Art Isn’t Just About Pretty People

New Year. Milliner, Atlanta, Georgia by Mary Whyte, watercolor painting, 2009, 22 1/2 x 29.
New Year by Mary Whyte, watercolor painting of a milliner
from Atlanta, GA; 2009, 22 1/2 x 29.

Sometimes I get so sick of people calling a painting or
drawing 'art' because it has a good-looking person in it. Who wants to hang out
with Barbie or Ken all the time? Not me. I'm inspired by the story of
people—their character, personality, and the imperfections that make them real.

Mary Whyte paints people so that you want to know their
story. Her latest watercolor paintings and sketches are portraits of people who
make up the backbone of the American South and whose ways of life are declining
or going away altogether—a mill worker and farmer, a shoeshine man, shrimper, milliner, and ferryman among others.

Mary paints her watercolor portraits so that the figures
aren't just shown as their physical selves alone; you see them in their
element, amidst the objects and in the environment of their livelihoods. And
the paintings are amazingly done. The watercolor portrait painting techniques
she uses to render skin tone and texture astound me. But Mary's works are also
thoughtfully composed to have a strong impact, and that power comes from having
done a lot of painstaking sketches.

Mary isn't the type to wing it. She believes preparation and
study are crucial for successful paintings. She makes small, quick watercolor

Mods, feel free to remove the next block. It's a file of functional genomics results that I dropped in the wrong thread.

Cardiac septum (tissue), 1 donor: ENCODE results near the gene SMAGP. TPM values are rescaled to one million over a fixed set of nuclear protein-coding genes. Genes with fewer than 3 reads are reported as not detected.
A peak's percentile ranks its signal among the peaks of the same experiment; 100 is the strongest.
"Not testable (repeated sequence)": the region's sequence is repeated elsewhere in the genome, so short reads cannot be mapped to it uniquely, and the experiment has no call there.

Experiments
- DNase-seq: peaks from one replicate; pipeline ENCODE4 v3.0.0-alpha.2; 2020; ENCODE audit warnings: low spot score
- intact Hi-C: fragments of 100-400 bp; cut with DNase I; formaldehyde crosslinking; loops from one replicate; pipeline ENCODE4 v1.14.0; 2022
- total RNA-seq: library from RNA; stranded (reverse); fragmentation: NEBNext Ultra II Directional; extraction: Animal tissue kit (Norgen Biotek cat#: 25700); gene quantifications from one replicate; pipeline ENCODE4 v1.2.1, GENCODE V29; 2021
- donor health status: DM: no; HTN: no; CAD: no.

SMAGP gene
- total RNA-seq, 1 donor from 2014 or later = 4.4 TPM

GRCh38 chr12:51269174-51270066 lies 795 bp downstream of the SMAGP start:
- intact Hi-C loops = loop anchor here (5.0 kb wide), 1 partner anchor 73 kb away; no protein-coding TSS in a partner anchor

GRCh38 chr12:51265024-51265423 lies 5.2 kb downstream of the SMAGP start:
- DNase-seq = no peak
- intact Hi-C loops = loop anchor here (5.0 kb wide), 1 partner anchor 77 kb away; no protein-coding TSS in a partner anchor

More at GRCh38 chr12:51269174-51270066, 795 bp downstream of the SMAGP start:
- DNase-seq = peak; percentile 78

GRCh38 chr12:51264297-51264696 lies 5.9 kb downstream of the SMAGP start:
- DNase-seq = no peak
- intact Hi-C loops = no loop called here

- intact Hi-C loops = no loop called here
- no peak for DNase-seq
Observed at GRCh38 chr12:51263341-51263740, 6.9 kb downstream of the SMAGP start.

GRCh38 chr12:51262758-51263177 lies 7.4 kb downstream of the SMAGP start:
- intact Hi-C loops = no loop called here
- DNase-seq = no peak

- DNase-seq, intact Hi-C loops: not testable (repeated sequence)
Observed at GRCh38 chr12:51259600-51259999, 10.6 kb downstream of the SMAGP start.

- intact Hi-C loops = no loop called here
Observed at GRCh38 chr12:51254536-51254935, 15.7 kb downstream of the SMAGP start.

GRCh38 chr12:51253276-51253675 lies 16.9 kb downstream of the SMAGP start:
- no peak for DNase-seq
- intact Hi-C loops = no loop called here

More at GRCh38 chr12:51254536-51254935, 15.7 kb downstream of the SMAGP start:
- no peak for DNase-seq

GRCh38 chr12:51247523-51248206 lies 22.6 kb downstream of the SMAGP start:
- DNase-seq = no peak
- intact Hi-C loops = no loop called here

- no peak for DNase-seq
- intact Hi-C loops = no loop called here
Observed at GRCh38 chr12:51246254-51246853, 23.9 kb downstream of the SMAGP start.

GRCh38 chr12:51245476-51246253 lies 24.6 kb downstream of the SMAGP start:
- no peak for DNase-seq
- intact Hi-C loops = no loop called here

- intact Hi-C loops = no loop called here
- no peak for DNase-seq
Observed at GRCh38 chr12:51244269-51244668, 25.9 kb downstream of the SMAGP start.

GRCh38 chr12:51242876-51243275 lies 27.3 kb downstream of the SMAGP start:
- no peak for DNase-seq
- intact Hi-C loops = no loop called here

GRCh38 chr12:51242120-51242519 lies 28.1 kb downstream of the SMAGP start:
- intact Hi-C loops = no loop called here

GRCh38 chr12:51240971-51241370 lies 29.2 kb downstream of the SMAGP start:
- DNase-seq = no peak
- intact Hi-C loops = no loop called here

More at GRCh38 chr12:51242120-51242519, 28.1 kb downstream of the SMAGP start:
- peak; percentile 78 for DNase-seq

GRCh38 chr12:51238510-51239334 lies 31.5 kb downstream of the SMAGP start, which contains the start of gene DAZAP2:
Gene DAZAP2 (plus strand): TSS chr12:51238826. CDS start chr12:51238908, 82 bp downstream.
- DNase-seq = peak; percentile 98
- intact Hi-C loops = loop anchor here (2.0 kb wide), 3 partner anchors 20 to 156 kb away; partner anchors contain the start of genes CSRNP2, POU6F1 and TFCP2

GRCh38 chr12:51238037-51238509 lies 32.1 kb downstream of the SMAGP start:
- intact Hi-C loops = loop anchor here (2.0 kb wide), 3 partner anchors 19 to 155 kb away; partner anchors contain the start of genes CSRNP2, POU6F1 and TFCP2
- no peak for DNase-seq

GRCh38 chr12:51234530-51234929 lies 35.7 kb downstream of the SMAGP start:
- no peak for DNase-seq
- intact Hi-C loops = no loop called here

sketches, just 3 x 4-inch thumbnails, and returns to these again and again as
source material, enlivening finished paintings with the nuance she captures in
these small format studies. She also uses reference photos, mainly to recall
specific details about a scene, and more sketches to determine her composition
for each piece.

Trap by Mary Whyte, watercolor painting
Trap by Mary Whyte, watercolor painting of a crabber from
Pinpoint, GA; 2008, 30 3/4 x 38 1/8.

As an instructor, I've found few who are better than Mary.
She is articulate, passionate, and skilled. In her DVD Mastering Watercolor Portraiture, Mary makes the complexities of
the human face seem so accessible. She brought me through it step by step, so
that I feel like I came away learning the basics of
watercolor and how to build on them.

And this summer, Mary is making another instructional DVD on
watercolor, which is where you come
in! In a special bonus feature on the DVD, Mary is taking your questions and
answering them on the air
. So leave your questions for Mary here in a blog comment for the chance
to have your name and question read and answered by her in her new DVD



Artist Daily

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